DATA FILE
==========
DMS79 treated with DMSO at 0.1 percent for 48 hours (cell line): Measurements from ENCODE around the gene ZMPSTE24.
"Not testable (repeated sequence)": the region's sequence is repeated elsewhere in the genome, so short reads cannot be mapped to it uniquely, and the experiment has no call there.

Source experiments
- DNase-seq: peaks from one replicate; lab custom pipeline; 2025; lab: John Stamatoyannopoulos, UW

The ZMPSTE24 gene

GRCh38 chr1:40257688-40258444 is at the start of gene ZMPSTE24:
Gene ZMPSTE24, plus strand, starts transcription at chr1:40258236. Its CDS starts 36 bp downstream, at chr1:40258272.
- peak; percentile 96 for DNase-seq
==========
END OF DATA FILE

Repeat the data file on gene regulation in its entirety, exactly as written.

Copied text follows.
DMS79 treated with DMSO at 0.1 percent for 48 hours (cell line): Measurements from ENCODE around the gene ZMPSTE24.
"Not testable (repeated sequence)": the region's sequence is repeated elsewhere in the genome, so short reads cannot be mapped to it uniquely, and the experiment has no call there.

Source experiments
- DNase-seq: peaks from one replicate; lab custom pipeline; 2025; lab: John Stamatoyannopoulos, UW

The ZMPSTE24 gene

GRCh38 chr1:40257688-40258444 is at the start of gene ZMPSTE24:
Gene ZMPSTE24, plus strand, starts transcription at chr1:40258236. Its CDS starts 36 bp downstream, at chr1:40258272.
- peak; percentile 96 for DNase-seq